Irish Simpsons Fans have started their own political party – and they’re pro-trans rights

Well, there's nothing on earth like genuine, bona fide, electrified, six-car trans rights. (Ireland Simpsons Fans/20th Century Fox Television)

A viral Simpsons fanpage based in Ireland has announced it is setting up a political party.

Yes, you read that correctly. No, you don’t have to schedule an eye-exam. And yes, this is the most 2019 thing that’s happened so far.

The viral Facebook page Ireland Simpsons Fans (ISF) announced yesterday that it is launching a political party – the ISF Party – to represent those who feel they are not represented by the major Irish parties.

While not yet a registered party, the original page, founded in 2016, found its fanbase jumping at the chance to become members.

The page, joined by a Twitter account in 2017, amassed a loyal following for posting political re-hashes of tried and tested The Simpsons jokes.

“There is a crisitunity in Irish politics,” their website reads.

“Landlords are eating you and everyone you care about. Insufficient bear tax has diminished the wild bear population. The rich click their tongues and destroy the climate.

“For years, we have used ‘Can’t someone else do it?‘ – and we are that someone else.”

“The ISF Party is Ireland’s newest all-island political party,” the statement read. ISF claimed on Twitter it received 500 members in under six hours.

As a result, the party’s membership quickly exceeded the followings of existing parties Aontú, which was established by Sinn Féin’s Peadar Tóibín when he resigned this year. As well as the right-wing party Renua.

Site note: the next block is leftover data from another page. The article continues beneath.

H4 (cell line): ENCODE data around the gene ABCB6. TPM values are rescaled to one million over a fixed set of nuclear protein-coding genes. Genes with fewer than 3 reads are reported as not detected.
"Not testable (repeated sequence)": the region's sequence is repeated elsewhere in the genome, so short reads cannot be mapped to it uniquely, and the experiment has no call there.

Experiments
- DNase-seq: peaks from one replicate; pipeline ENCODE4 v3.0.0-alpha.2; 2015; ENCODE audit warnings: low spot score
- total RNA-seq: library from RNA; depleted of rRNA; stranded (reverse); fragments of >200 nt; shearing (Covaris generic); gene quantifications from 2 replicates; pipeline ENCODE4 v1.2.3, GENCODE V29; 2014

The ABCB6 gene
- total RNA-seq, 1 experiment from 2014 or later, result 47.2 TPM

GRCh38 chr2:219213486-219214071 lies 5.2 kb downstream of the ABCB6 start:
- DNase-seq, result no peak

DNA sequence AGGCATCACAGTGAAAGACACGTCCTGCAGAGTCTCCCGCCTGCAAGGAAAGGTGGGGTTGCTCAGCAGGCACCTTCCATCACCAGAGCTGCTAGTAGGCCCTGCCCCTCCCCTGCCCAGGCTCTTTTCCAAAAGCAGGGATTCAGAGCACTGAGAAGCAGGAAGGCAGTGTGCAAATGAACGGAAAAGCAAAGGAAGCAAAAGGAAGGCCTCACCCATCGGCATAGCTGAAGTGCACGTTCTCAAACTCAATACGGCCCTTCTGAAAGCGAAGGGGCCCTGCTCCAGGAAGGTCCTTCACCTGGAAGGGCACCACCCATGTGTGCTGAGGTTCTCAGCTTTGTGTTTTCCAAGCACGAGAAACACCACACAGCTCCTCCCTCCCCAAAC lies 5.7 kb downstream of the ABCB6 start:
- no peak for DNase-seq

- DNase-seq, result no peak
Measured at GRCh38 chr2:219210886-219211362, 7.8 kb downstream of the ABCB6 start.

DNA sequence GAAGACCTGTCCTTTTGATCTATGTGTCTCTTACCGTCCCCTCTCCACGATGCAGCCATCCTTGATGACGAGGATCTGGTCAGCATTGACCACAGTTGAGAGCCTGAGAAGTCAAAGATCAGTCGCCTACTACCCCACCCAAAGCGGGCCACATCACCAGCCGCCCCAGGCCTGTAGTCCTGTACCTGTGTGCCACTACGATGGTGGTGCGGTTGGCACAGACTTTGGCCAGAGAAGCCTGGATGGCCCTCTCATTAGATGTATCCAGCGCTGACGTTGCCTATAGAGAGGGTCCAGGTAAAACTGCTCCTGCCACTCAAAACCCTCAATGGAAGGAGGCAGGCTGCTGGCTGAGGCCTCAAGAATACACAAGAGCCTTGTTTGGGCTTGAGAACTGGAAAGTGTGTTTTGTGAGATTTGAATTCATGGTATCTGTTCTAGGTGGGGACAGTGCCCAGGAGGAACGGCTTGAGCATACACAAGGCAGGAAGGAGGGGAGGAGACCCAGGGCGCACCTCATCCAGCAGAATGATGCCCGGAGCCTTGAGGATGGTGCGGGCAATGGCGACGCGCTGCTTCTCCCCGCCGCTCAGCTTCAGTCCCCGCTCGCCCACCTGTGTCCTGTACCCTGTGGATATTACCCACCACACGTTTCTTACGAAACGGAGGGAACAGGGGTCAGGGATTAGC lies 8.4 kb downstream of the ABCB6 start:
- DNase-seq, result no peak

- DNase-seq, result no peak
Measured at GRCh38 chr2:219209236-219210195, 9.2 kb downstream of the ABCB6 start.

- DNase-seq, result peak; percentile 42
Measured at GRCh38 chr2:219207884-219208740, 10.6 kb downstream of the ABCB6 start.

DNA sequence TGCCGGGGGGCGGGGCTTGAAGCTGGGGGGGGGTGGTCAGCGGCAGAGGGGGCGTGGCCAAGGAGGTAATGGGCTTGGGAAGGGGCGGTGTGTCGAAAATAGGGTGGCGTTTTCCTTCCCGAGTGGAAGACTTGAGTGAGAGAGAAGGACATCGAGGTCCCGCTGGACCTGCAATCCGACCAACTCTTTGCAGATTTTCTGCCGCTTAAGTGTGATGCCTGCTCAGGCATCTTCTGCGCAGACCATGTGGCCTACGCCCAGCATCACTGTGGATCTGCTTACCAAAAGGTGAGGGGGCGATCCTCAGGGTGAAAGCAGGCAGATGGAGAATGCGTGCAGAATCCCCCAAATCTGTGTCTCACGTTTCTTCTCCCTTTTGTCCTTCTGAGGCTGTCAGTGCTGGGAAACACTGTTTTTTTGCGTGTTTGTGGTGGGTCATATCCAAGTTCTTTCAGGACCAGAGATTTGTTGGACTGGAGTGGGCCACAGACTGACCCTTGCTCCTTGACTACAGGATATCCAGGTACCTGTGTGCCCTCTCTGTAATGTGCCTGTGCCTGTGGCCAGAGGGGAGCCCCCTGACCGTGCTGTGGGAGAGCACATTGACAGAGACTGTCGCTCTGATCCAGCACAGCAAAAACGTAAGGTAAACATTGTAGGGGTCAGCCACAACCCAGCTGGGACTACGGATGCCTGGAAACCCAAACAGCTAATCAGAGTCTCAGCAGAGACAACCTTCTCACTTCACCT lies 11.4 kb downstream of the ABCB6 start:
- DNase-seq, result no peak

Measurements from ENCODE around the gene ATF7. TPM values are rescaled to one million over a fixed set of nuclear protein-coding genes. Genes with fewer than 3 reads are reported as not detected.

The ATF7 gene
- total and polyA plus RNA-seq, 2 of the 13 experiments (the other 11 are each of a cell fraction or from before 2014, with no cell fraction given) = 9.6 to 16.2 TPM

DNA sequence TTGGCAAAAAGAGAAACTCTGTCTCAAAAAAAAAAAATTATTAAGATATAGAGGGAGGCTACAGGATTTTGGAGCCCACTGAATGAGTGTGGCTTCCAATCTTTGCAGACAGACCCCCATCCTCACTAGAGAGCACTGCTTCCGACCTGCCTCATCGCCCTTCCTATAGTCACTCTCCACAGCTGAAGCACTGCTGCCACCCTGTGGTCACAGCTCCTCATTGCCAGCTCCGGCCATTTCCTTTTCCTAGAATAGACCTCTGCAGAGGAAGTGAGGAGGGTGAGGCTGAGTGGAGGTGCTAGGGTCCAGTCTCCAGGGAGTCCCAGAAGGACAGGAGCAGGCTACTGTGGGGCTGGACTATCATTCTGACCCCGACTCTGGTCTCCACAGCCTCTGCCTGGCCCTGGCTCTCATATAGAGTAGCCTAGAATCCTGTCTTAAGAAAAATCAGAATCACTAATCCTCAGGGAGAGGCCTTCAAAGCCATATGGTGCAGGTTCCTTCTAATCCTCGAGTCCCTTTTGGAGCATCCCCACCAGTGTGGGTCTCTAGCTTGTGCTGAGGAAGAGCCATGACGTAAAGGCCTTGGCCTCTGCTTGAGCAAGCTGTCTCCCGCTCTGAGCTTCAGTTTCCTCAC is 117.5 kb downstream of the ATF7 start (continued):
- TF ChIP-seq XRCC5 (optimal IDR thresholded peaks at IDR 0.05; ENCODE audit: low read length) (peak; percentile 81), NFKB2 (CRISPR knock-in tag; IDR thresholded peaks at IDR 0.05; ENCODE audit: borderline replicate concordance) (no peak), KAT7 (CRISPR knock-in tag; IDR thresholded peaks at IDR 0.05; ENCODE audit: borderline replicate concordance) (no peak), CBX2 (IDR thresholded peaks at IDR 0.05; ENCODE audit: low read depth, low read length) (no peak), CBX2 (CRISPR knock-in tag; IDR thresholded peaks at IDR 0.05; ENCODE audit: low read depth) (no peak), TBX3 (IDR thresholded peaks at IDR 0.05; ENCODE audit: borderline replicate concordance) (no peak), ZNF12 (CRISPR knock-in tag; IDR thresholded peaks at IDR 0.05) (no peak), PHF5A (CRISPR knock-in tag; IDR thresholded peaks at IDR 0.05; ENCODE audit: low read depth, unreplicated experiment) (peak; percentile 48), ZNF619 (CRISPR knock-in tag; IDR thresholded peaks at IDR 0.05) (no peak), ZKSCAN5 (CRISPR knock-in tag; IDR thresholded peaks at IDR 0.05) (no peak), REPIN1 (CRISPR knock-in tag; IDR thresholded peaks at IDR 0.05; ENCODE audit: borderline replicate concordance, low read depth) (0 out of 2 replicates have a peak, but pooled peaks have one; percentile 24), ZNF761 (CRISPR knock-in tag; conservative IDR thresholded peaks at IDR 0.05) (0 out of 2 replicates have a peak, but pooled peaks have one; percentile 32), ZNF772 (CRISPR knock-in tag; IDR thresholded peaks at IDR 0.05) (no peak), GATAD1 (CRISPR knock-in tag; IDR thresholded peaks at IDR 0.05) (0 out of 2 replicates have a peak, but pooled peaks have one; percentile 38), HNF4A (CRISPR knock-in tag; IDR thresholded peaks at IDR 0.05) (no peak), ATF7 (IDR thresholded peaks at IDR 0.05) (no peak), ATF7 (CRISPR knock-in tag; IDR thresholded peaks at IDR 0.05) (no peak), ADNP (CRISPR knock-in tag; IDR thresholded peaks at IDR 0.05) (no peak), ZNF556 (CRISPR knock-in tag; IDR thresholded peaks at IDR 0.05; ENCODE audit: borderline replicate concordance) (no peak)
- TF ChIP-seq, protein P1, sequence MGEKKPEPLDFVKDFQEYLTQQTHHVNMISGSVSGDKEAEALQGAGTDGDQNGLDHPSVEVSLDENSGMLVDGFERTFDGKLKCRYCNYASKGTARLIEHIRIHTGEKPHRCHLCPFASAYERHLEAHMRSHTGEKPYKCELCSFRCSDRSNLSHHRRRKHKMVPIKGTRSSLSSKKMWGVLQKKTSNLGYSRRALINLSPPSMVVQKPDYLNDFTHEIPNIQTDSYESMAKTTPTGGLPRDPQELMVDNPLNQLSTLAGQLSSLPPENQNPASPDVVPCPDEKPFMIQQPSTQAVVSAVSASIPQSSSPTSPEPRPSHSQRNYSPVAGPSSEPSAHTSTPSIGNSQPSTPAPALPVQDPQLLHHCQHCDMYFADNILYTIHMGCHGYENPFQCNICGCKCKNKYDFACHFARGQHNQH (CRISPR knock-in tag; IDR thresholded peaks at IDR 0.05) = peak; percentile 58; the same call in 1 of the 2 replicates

What does the Irish Simpsons Fans Party stand for?

Party organisers have not revealed an official manifesto yet, but the ISF’s Twitter has been steadily revealing details of where the party’s policy stands.

The group tweeted that it’s a “no TERF club” and its aim is to “turn Ireland into the most progressive country in the world for trans rights”.

It also stated that they’re against the Fianna Fáil. The big tent party that has built a following with its more populist, nationalist policy proposals.

Moreover, ISF also opposes Direct Provision (Soláthar Díreach).

Operated by the Reception and Integration Agency (RIA) of the Department of Justice and Equality, the system provides asylum seeker residents with accommodation free of charge and a living allowance.

However, human rights campaigners and watchdogs have routinely criticised it as inhuman in its treatment of migrants. One organisation called the living conditions of asylum seekers “appalling” in a press statement last month.

“Ireland should be proudly open to granting asylum,” the ISF tweeted.

ISF founder: “We are genuinely intending to register [as a party.]”

But beneath the dizzying array of memes and tenuous and obscure references, a cromulent question remains: Is it all a joke?

Page founder Jack Leahy told the Irish Mirror that it’s all serious.

“We are genuinely intending to register and have easily exceeded the number required,” Leahy said.

“Politics is changing and the idea of a Simpsons meme party honestly is no longer even a little crazy.

“I think it’s crazy that nearly 600 people would join a meme party this quickly.

“We always knew that working with such a big group would ensure a level of success for the concept anyway.

“”But mostly it’s because the group is full of 18-35 year olds who are expressing their political homelessness this way.

“I think that’s a major indictment of political parties.”

It’s clear that the party aims to embiggen Ireland, and the party is on track to actually being able to register as a party, under current legislation.

A party must include at least 300 recorded members above the age of 18 and have at least one member who is a member of the Dail (the lower house of Ireland’s parliament) or a representative of the European Parliament.